Mar. 23, 2017

Flat Tire

I was on my way to work one afternoon when I had to pull over due to a flat tire. This was before cell phones were ever invented so I had to walk to the nearest house and pray they let me use their phone to call someone. Thankfully, it was to a little old lady’s house. After allowing me admission into her home, I used her phone and then sat with her in the sitting room waiting for my father-in-law to arrive.

First, Clyde inspected the tire damage and then he came to the house and retrieved me. On the way back to my car he said, “That tire is gone. You were riding on the rim. It had to have been flat whenever you left Georgetown.”

“I don’t think so,” I answered thoughtfully.

“How fast were you going?”

“About 60.”

As we reached the car he asked, “Well, how did you know you had a flat tire?”

“Because when I pulled over and got out to look, I saw it was flat,” I answered. I thought to myself that he must have thought I was an idiot not to be able to see a flat tire when looking at one.

“No, I mean, what made you pull over to check in the first place?” he clarified.

“Oh! I looked in my rear view mirror and saw smoke coming up the back so, I pulled over and checked and saw the tire was flat.”

I sensed he was irritated when he asked me, “Didn’t you feel like you might have been going over boards or something while you were racing down the highway like a maniac?”

“Well, yeah! But I thought I was driving on top of those little reflector thingies in the middle of the road!”

Clyde stood shaking his head looking at me in wonder and undoubtedly thinking, yes, I was an idiot.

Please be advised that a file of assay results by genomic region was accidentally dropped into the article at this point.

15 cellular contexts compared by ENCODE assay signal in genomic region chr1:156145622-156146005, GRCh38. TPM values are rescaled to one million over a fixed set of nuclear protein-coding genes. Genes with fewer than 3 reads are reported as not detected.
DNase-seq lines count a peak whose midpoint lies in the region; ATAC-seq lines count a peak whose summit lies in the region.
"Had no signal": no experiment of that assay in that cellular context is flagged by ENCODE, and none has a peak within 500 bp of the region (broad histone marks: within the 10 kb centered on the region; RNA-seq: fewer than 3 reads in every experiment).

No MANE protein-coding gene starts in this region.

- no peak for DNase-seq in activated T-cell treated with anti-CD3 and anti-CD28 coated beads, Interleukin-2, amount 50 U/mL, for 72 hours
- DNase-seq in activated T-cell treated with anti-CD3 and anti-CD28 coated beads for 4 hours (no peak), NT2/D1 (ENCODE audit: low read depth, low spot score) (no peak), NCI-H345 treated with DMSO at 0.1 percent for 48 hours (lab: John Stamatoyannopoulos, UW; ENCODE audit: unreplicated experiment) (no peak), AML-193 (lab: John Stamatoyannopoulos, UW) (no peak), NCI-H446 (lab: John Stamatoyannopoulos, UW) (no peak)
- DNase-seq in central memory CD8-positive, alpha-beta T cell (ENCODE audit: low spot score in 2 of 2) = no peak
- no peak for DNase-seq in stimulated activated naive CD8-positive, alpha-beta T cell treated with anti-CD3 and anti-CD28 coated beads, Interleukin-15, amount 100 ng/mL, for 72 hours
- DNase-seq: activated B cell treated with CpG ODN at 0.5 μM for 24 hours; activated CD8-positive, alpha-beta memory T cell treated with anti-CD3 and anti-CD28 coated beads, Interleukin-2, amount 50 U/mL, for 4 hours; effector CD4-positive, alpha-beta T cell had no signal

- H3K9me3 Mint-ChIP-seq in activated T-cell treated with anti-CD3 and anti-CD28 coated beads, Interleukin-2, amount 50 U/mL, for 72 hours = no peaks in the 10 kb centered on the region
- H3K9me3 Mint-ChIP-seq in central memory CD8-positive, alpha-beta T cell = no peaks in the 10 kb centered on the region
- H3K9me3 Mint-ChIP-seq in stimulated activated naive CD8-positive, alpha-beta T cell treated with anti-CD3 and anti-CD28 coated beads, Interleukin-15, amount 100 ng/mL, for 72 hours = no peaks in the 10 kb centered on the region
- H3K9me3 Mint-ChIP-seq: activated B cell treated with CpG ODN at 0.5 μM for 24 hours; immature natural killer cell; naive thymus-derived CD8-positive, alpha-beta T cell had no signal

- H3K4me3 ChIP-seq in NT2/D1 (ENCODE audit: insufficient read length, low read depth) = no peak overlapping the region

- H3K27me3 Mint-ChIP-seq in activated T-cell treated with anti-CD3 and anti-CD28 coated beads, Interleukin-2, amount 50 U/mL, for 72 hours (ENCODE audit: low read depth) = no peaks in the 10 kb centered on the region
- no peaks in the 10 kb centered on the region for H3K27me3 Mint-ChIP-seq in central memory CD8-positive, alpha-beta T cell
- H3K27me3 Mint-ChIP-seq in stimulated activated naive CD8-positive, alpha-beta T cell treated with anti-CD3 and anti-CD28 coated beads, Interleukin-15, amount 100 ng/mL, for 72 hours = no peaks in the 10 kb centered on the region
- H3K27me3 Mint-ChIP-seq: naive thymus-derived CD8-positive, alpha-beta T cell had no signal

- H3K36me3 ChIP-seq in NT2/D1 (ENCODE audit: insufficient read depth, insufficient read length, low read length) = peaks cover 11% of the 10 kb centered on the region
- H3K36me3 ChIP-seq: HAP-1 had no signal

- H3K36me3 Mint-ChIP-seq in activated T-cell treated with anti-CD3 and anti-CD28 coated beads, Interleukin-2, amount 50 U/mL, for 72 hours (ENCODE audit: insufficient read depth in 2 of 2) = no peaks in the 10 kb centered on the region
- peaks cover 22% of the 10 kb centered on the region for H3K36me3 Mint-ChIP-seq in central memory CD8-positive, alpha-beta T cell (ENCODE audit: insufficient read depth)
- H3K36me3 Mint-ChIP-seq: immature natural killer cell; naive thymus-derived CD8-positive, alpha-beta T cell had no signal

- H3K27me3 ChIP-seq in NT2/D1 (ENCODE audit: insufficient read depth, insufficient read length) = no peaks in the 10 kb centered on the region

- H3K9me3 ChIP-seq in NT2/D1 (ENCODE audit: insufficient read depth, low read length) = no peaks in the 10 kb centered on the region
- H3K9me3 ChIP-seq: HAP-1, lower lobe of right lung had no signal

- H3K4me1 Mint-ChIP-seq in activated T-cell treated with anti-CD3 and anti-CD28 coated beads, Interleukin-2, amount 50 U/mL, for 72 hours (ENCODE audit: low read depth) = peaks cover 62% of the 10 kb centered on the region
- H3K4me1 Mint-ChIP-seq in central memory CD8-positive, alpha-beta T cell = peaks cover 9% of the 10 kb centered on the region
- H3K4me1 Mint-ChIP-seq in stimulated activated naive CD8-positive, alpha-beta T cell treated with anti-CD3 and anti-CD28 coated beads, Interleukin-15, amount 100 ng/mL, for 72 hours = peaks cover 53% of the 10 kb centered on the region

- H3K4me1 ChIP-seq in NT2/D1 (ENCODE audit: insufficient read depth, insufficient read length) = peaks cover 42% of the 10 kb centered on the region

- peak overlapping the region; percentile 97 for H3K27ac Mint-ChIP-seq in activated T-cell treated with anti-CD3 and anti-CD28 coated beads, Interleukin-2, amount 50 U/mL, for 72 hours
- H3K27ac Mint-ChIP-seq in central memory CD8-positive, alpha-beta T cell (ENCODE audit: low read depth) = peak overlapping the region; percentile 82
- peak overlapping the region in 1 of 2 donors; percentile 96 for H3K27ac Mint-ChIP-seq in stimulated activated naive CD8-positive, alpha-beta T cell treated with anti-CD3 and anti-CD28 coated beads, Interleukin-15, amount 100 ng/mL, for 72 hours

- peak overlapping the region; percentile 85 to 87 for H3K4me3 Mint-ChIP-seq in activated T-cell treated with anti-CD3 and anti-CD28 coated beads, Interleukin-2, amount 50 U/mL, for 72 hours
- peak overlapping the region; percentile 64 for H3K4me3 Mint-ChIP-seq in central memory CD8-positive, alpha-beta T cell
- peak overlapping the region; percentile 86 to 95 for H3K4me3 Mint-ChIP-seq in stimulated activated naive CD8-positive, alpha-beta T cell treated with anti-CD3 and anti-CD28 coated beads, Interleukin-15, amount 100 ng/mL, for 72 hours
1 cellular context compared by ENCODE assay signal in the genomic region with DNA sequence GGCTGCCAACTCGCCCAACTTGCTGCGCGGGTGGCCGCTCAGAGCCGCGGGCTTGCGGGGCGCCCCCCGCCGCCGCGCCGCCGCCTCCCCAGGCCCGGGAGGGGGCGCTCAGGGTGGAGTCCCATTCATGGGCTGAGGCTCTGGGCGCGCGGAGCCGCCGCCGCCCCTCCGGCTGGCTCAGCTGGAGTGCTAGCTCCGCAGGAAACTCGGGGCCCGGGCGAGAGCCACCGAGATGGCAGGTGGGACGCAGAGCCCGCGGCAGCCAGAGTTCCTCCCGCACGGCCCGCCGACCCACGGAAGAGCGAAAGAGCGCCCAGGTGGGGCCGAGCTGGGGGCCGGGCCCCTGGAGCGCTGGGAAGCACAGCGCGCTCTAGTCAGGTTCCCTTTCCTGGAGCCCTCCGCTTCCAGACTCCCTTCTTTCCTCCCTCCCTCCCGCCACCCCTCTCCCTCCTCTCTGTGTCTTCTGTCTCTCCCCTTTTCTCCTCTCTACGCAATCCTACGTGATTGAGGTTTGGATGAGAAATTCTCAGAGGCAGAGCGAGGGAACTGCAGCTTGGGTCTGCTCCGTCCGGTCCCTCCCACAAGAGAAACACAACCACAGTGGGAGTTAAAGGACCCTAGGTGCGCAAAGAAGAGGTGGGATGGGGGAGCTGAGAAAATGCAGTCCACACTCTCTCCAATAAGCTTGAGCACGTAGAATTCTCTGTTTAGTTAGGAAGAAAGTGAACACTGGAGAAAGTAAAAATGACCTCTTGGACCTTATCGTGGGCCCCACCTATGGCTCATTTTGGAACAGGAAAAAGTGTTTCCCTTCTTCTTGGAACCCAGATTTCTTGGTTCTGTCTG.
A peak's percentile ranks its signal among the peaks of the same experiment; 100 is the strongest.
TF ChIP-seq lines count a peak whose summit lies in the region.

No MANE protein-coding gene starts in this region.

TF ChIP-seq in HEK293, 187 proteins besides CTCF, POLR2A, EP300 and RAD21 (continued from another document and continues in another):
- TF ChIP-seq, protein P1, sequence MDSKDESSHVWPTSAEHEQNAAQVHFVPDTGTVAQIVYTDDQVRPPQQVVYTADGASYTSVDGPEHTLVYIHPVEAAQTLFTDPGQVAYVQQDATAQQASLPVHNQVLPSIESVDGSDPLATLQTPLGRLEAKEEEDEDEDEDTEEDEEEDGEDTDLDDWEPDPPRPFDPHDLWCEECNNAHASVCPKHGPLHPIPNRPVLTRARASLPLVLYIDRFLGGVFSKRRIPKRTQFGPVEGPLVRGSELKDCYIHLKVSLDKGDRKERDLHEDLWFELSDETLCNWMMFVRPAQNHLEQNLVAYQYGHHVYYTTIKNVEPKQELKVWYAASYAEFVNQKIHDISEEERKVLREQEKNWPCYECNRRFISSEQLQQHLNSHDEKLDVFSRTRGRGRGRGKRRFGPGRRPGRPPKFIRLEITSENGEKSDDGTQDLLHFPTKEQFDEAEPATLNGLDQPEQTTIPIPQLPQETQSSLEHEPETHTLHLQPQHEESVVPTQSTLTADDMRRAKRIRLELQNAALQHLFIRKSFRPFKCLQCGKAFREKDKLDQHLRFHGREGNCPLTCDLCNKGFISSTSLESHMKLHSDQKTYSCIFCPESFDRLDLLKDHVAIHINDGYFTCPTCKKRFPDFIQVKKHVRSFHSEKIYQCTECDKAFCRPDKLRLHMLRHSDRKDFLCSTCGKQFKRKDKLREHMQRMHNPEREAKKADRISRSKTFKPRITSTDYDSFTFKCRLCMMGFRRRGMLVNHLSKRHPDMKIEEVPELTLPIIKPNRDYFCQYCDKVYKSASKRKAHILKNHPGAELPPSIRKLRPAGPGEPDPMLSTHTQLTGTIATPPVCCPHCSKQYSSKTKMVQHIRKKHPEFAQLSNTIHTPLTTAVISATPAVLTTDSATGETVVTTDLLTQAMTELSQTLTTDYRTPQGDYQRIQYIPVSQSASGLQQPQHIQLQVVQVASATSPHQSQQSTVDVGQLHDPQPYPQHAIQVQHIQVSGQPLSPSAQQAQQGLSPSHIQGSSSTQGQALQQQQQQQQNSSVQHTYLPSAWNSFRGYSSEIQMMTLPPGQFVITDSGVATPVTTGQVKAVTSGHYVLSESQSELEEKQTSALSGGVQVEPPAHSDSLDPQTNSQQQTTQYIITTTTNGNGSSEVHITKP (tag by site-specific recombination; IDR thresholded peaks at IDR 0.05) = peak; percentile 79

You’d think I would have learned my lesson. Actually I did learn something. When I left home one afternoon to run into town, I came down the old Pennyroyal Road which is quite windy with all the curves and turns. The speed limit is 55 and I minded the limit.

When I got to the stop sign on Highway 17 and Pennyroyal Road, I was about four cars back. As the first car pulled out onto the highway and I moved up, I felt my back tires were going over boards. When the second car pulled out and I moved forward again, I again rolled “over boards.”

Since I’ve been educated and knew from my father-in-law that “going over boards,” meant I likely had a flat tire, I knew I better not pull out onto the busy highway. Thinking quick, as contrary to popular belief, I’m no idiot, I whipped into the empty car lot to my left and got out to inspect the tire. Sure enough it was flat.

I walked back to the apartment complex my friend, Eleanor, lived in and used her phone to call my husband, Reese. Eleanor’s son, Bobby, arrived at the same time Reese did.

Bobby came through the door and said, ribbing me a little, “Michelle, did you know your car was in the empty parking lot on the corner with a flat tire?”

My husband spoke up and said, “Yeah, she knows. That’s why she called me.” Reese turned to me, “How fast were you going? And, that tire was flat when you left home.”

“I was doing about 55 and no it wasn’t flat,” I said full of confidence as I didn’t feel the board thing until I got to the stop sign. “I would have known!”

“That’s what I said,” Bobby agreed. “Damn, Michelle, you could have killed yourself driving on that road at that speed!”

“Yes, it was,” Reese insisted about the tire and I can prove it.”

“How?”

“When you were driving down the road, did you feel the car pulling you to the right? You know, the steering wheel giving resistance?”

I thought about that for a minute and then answered, “Yeah, I did feel that.”

Reese shook his head and asked, “Well, what did you think that was?”

“I thought that was just my driving,” I answered with a shrug.

Both men had to sit down.